The House just passed the rule for debate on the tax cut bill, by the count of 214-201. This rule was pulled from the floor earlier today, but that was apparently due to a large kabuki dance by liberal Democrats. They wanted to be able to vote against the underlying bill even if their amendment to the estate tax provision passes. There’s pretty much no chance that the amendment will pass, so it’s kind of a moot point. But the House liberals insisted, so they got an amendment to the rule to change that up, which passed by a count of 230-186. Liberals apparently asked for other changes to the rule, like more amendments, but didn’t get them.

Three hours of debate are expected for the bill, and then two votes – one, the aforementioned amendment to change the estate tax provisions of the bill, and two, the vote on the bill itself. It’s almost certain that the House will pass the same exact version of the bill as the Senate later on tonight. The Congress can work quickly when they want to.

The bill will extend all the Bush tax cuts for two years, add an employee-side 2% cut to the payroll tax (about 1/3 of the employee responsibility), bring back the estate tax at a 35% level for estates over $5 million for two years, extend unemployment benefits for 13 months, enact a series of small business tax provisions on bonus depreciation and R&D, and extend a slew of other small tax breaks, including one for ethanol producers. All in all, the bill will cost $857 billion dollars over a two-year period. It will effectively raise taxes on 1 in 3 workers, those at the poorest end of the income scale making under $20,000 a year (or $40,000 for households), and will give a $139,000 tax cut to every millionaire in America. Many are also concerned that reducing the payroll tax cut will give conservatives an avenue to further call into question the long-term finances of Social Security and make major changes to the program.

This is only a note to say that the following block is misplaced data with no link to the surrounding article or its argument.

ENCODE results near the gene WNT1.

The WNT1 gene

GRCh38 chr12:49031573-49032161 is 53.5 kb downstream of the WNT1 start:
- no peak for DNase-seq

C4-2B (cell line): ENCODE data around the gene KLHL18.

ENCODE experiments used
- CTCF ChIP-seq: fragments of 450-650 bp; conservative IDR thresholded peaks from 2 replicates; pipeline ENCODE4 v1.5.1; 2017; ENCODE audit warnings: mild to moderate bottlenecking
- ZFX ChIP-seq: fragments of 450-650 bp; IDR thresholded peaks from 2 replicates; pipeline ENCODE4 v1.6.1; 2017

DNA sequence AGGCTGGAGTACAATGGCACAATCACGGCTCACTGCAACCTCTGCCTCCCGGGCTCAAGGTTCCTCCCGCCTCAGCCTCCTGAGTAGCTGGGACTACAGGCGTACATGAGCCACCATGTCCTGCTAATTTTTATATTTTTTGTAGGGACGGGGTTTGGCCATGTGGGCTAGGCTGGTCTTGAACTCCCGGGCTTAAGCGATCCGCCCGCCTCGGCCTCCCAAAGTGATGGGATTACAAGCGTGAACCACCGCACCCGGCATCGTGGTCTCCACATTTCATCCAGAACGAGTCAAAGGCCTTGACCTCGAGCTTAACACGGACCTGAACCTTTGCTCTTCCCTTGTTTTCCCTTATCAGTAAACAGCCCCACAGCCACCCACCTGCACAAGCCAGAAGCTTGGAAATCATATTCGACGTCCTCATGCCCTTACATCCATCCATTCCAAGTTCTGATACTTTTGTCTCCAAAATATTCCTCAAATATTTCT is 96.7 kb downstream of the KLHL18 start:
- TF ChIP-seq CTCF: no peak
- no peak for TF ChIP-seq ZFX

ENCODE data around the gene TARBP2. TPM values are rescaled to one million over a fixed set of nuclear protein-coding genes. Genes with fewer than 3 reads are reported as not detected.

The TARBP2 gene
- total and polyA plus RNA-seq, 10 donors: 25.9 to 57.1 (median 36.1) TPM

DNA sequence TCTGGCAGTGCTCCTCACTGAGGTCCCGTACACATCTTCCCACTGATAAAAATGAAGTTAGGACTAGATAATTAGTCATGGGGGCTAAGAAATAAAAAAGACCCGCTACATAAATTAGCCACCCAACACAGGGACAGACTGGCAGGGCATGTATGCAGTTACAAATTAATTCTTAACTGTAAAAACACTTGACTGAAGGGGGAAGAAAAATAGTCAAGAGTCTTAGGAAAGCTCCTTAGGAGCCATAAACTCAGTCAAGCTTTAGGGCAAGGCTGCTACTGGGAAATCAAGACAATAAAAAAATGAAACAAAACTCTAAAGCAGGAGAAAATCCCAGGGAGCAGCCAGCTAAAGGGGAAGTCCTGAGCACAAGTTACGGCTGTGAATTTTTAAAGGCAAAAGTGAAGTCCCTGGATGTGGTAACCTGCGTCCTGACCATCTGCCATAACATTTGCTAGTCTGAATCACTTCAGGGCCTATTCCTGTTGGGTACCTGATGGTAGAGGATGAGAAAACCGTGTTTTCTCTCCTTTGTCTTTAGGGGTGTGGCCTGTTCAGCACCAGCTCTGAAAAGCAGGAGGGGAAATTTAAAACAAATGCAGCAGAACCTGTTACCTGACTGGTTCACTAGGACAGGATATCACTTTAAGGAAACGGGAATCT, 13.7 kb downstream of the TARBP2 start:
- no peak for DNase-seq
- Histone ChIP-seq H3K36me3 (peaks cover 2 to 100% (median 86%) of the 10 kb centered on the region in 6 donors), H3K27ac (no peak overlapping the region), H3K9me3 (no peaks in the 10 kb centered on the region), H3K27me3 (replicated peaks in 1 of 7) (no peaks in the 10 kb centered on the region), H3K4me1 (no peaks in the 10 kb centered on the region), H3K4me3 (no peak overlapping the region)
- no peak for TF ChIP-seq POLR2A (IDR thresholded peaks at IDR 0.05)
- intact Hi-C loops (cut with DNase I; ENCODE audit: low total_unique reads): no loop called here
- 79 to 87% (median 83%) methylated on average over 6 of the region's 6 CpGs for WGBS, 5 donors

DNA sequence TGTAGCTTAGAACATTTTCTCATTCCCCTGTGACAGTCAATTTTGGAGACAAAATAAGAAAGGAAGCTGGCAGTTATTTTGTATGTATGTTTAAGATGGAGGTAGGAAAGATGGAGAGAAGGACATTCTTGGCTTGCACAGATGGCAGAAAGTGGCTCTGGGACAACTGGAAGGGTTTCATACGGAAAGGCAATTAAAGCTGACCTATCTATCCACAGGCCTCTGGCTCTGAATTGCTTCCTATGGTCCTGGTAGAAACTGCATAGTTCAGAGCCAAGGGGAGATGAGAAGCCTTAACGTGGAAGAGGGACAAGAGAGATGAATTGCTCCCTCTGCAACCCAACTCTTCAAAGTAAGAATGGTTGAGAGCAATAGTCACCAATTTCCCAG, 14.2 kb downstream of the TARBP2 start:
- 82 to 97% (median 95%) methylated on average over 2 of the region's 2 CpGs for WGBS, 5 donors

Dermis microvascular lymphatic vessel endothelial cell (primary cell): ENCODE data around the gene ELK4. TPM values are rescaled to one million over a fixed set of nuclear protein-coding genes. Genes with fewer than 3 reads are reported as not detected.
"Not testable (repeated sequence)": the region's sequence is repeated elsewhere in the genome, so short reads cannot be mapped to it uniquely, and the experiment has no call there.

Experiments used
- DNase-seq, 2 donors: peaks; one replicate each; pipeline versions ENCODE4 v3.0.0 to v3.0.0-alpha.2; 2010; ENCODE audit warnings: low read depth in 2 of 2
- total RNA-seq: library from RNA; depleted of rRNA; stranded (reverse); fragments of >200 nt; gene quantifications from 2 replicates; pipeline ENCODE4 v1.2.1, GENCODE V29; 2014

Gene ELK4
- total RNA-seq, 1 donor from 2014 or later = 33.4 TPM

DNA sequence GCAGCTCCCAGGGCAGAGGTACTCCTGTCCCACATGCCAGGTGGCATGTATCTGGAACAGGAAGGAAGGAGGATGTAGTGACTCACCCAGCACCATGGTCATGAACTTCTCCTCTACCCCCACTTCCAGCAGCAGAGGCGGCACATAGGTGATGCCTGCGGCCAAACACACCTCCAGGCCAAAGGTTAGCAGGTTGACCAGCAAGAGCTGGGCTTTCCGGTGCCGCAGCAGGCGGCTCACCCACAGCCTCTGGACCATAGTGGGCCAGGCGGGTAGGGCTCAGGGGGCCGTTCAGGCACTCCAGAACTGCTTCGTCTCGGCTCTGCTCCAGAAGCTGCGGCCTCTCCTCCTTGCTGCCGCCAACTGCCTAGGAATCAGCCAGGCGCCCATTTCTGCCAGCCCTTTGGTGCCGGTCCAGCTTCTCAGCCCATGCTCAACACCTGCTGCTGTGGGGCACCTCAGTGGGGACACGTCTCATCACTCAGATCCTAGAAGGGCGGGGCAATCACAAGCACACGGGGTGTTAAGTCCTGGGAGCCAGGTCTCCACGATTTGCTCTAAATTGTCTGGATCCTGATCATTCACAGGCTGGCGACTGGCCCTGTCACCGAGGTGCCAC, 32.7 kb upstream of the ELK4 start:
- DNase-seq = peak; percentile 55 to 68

The bill is almost certain to be accompanied down the road by major spending cuts, either in conjunction with the Fiscal Year 2012 budget or a vote on raising the debt limit. Republicans, having starved the government of tax revenue, will seek to shrink government and cut spending on the most vulnerable Americans. This has been their modus operandi for thirty years. A strongly Democratic Congress and a Democratic President will help them usher it in.

I hope the “stimulus” is worth it, or at least that which doesn’t get canceled out by spending cuts in short order.

UPDATE: HuffPost Hill is claiming that the estate tax amendment will be a tight vote. I’m just not seeing it. Bear in mind that, if the estate tax amendment does miraculously pass, it basically screws up the entire deal. Republicans will bolt on final passage, the whole thing would have to go back to the Senate, and there will be much wringing of hands.